Tuckpointing is the process of removing old damaged mortar and repairing the chimney by replacing with new, fresh mortar in the masonry mortar joints on rock masonry blocks, stone or bricks. When done correctly, the new mortar will provide strong, water-resistant joints and match the existing masonry texture and color.
Steps to proper tuckpointing:
This work is best done by a Certified Chimney Sweep®. Chimney sweeps are not regulated and anyone can claim to be a chimney sweep. However, choosing someone that has been certified by the Chimney Safety Institute of America ensures you are working with a professionally trained chimney sweep.
If you’ve been told by a professional chimney sweep that you need some tuckpointing done, you are most likely wondering why. Hopefully they gave you a good answer and you are just double checking here.
Masonry work requires routine maintenance. A good masonry chimney can hold up well for 100+ years, if it is annually inspected, occasionally sealed, and usually remains dry throughout the year. However, you probably haven’t lived in your house for 100 years nor do you know the maintenance of the previous owners. Sometimes home inspectors do not do thorough chimney inspections so you may not have learned about chimney troubles during the home inspection process.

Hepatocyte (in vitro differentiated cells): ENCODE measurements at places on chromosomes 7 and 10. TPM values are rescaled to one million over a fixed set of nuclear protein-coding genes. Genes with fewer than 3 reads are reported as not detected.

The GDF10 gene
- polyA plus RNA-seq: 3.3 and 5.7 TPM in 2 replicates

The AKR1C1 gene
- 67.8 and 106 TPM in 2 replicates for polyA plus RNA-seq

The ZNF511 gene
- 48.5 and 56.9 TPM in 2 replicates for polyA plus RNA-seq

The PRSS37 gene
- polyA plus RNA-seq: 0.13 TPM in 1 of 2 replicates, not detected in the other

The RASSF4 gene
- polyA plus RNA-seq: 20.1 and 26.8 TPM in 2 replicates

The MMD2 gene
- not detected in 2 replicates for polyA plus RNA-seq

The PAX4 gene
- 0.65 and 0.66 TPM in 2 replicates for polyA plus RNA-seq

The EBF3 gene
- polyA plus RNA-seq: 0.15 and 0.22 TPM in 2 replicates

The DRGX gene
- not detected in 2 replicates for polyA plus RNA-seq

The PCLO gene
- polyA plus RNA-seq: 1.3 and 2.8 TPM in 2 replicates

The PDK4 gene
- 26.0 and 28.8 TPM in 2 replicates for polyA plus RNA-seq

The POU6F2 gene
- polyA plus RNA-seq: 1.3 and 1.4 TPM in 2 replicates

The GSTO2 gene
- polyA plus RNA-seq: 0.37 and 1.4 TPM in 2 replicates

If you live in an area like we do here in the far western Chicago suburbs, your masonry work has the worst of the weather. Not only does it get bitter cold with strong winds here in Illinois, like it does further north as well, but the drastic flux of temperature (with some rain, sleet, snow and sometimes hot sun thrown in) during the spring and autumn months is the real burden on your chimney’s structure. This up and down is what wears away the mortar on the chimney and will cause the need for tuckpointing.
Annual chimney cleaning and inspection (we can’t say this enough) is very important. Not only does your chimney sweep inspect your chimney, but they log any issues – including the progression of any potential cracks and concerns – and will advise you as to normal wear-and-tear versus serious safety concerns. They can save you money by recommending repairs sooner than later.
The alternative to tuckpointing is replacing a chimney and that is certainly not a less expensive option. However, if you don’t yet require tuckpointing, you could avoid it by maintaining and keeping your chimney in tip top condition.